Although there is now belated recognition of global warming as a critical issue for humanity to grapple with, world leaders and the mainstream media are still fudging the real causes of global warming.
One likely reason for this smokescreen is that global warming has a lot to do with the system of corporate capitalism, which encourages consumption and infinite GDP growth. Many of us are so enamoured with “The System” because it gives us a false illusion of “progress” and comfort (though many others suffer or are exploited by this same system).
In this piece for the Herald, I observed that we are so locked into this system and its illusion that it prevents us from seeing that corporations and consumers are feeding off each other while seriously harming the environment.
The neo-liberal economic system also prevents our leaders from taking decisive action to protect the environment and its people. Instead, they spend a lot of their time protecting the interests of corporations and their corporate cronies.
“…the fundamental point is that, to reach their powerful positions in society, Blair, Brown and other western leaders have had to subordinate the planet’s future to the prerogative of global economic ‘growth’; or, to put it more honestly – to the bottom-line corporate expediency of endless profit benefiting privileged sectors of society,” observed the UK-based Media Lens group, which has produced some outstanding critical analyses of the corporate media. “Any would-be political leader determined to change the current patterns of production and consumption would barely get out of the starting blocks, never mind reach the finishing tape of real political power,” it observed.
This corporate-led system puts capital above labour, profits above people, and GDP economic growth above the environment. Under this system, corporations burn fossil fuels to obtain the energy needed to meet our rising levels of consumption. The corporations are also responsible for fuelling this rise in consumption through their aggressive marketing and promotion strategies and pervasive advertisements. And all the while, they clear the land and cut hills for “development”, pollute rivers with their chemical discharges, emit toxic fumes into the air, and burn more and more fossil fuels.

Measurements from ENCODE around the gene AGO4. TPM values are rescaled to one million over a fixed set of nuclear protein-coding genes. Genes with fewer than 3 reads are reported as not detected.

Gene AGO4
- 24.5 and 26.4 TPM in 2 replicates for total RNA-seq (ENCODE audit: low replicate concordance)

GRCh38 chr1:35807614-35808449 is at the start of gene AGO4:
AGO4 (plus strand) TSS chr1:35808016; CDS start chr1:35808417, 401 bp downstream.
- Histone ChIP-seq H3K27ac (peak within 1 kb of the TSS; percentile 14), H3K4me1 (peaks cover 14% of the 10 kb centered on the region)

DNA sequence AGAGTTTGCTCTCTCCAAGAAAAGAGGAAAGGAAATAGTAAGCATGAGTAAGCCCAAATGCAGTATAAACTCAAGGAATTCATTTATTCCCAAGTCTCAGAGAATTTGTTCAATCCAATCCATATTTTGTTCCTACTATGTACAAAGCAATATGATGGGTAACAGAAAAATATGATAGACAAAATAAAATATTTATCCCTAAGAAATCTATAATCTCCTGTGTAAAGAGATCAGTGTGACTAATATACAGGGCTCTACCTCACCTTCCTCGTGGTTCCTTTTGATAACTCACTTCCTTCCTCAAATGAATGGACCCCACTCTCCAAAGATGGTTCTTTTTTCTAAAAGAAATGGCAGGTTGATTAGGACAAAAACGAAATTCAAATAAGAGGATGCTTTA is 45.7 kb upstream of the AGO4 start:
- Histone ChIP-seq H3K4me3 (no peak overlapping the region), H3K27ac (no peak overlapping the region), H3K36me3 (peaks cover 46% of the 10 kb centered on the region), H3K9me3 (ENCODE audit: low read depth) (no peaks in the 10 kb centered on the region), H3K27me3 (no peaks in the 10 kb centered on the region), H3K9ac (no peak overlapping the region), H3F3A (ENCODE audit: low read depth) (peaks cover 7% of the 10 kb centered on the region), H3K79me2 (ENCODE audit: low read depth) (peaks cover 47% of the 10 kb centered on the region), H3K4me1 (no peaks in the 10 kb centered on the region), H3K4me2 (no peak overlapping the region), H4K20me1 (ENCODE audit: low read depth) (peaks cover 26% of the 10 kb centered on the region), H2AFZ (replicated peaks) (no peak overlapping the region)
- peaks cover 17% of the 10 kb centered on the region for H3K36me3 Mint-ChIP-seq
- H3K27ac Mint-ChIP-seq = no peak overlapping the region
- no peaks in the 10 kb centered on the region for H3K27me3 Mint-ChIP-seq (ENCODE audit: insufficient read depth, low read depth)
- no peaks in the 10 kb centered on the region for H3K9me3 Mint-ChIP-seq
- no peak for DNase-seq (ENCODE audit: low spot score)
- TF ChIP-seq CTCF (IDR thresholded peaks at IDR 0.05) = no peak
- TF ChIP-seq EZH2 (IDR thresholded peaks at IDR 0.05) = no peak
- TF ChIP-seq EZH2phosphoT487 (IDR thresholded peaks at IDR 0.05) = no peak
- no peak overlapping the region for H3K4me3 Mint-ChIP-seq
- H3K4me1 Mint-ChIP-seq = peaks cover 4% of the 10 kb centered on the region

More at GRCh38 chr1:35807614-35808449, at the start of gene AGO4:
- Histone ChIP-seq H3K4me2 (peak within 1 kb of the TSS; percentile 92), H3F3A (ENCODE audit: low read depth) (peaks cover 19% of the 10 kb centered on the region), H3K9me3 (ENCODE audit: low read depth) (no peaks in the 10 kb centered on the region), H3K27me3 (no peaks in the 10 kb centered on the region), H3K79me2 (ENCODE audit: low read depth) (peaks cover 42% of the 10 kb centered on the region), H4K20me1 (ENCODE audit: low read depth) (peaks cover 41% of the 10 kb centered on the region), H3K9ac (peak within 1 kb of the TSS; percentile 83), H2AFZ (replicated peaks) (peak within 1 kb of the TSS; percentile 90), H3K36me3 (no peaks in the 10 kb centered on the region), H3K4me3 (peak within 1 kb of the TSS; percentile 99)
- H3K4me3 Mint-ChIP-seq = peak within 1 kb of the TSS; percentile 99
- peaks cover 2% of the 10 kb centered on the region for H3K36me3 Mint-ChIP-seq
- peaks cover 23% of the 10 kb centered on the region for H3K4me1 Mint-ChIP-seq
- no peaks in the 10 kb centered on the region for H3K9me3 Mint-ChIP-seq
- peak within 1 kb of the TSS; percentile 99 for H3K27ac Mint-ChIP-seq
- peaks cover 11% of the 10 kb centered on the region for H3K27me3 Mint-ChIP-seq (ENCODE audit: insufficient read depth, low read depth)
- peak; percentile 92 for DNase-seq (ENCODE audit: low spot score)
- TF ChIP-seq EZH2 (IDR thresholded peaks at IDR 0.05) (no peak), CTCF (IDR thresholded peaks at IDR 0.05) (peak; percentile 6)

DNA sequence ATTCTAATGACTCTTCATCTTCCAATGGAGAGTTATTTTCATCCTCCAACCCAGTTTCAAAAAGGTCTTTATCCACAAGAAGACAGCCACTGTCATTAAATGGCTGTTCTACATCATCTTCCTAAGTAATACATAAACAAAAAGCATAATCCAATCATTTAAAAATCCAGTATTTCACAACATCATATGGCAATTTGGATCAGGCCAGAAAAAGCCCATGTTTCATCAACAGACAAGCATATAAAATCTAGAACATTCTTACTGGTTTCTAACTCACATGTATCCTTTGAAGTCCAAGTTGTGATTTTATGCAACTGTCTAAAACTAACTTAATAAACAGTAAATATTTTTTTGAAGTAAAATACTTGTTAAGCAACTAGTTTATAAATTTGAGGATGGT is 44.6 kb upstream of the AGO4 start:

Even activists feel resigned, thinking that there is no way we can stop this kind of globalisation in its tracks. Sometimes they sigh, “Globalisation is here to stay; we cannot stop it, so what can we do?”
Yes, globalisation is here to stay. But let’s be specific. What kind of globalisation do we really want? Is it corporate-led globalisation that benefits a small fabulously wealthy elite group, widens the gap between the rich and the poor, fuels global warming and exploits workers? Do we really want to live in a world ruled by corporations?
Or would we rather have people-centred globalisation that promotes solidarity with the poor, harmony with Nature, holistic and spiritual growth, and respect for the rights of all?
As long as we do not tackle the real causes of global warming, so long will we have to deal with it apocalyptic results – death, illness, homelessness, famine, and misery.
Changing the model of globalisation will not be easy. But change it we must so that it does not exploit people and the environment. We have to work and struggle for it in our own way. Every little bit will count.